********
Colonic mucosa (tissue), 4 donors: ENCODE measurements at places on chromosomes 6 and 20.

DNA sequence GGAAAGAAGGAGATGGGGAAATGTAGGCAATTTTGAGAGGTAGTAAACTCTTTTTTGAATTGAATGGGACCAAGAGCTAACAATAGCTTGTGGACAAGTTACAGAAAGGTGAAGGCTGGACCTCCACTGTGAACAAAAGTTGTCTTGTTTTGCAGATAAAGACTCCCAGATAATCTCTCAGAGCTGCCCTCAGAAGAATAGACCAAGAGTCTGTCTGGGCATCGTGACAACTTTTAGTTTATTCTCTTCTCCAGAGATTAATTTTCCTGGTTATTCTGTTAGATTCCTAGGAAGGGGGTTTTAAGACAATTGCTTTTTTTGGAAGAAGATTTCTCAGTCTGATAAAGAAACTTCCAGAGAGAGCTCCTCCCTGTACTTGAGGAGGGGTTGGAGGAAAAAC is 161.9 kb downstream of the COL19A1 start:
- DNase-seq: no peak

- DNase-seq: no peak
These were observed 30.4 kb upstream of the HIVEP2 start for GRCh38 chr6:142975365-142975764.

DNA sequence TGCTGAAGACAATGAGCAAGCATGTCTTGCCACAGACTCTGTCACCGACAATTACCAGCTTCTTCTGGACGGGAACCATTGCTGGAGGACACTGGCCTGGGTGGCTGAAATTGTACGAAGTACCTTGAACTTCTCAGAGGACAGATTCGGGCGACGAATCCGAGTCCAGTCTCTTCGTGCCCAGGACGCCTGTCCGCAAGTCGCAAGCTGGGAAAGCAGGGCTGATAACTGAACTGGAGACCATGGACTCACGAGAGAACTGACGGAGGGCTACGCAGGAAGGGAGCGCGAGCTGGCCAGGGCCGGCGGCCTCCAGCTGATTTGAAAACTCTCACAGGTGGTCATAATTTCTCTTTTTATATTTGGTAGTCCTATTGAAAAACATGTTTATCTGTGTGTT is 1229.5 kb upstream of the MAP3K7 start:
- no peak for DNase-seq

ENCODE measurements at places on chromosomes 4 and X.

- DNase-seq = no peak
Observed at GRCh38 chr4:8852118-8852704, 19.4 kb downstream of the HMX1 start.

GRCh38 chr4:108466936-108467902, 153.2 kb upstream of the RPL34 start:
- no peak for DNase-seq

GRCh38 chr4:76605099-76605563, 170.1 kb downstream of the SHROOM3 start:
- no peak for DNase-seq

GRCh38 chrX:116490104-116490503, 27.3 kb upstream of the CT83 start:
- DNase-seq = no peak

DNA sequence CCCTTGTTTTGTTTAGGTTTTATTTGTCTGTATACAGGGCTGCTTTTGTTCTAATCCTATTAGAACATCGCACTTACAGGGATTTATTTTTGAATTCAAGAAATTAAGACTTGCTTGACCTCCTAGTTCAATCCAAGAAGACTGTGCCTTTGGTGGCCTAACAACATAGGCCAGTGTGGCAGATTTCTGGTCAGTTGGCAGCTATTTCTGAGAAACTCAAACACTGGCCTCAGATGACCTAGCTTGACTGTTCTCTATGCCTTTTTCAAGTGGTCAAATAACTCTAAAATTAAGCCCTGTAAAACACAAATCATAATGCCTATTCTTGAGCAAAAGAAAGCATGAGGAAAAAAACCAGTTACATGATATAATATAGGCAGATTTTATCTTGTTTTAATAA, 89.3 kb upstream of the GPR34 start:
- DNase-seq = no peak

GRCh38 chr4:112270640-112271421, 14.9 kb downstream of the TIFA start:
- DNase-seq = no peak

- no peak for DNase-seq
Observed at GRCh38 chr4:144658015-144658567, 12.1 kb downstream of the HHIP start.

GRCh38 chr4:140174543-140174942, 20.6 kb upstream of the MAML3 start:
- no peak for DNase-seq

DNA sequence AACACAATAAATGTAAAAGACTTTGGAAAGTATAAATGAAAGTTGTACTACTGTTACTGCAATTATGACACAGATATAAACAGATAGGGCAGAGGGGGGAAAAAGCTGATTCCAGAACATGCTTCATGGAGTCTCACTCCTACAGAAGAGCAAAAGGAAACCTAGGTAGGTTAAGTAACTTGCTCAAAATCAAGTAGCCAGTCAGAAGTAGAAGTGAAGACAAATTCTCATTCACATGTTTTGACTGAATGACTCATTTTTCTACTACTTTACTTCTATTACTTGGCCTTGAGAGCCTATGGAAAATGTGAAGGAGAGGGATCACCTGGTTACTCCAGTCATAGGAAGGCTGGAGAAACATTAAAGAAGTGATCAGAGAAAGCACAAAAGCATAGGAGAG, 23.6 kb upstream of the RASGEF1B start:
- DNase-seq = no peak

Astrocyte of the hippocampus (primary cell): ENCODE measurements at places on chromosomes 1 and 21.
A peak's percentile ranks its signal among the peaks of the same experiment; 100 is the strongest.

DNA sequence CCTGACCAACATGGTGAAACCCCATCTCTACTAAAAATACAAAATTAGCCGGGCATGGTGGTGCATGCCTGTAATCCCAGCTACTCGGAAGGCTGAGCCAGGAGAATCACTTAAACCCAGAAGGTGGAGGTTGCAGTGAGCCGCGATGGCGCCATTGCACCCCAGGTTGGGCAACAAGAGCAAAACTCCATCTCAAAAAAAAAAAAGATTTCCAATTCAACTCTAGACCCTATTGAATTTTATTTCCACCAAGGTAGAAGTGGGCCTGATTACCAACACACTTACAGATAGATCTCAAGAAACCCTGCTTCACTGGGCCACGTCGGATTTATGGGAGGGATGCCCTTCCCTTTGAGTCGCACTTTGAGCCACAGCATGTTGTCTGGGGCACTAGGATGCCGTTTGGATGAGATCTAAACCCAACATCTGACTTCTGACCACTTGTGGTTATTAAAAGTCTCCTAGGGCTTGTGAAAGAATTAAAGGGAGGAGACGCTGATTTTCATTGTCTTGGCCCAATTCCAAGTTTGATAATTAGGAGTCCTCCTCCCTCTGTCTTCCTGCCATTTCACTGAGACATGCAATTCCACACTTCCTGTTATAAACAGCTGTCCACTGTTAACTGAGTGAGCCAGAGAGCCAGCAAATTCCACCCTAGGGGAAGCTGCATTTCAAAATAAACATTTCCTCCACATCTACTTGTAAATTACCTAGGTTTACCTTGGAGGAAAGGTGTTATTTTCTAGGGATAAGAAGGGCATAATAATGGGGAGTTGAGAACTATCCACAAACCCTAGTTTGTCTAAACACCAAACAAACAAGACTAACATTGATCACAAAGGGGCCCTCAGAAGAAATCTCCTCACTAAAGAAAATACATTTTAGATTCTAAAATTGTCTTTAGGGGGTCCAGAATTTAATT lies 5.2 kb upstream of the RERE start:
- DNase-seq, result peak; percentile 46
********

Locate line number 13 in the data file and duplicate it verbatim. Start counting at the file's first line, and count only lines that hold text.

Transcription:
GRCh38 chr4:76605099-76605563, 170.1 kb downstream of the SHROOM3 start: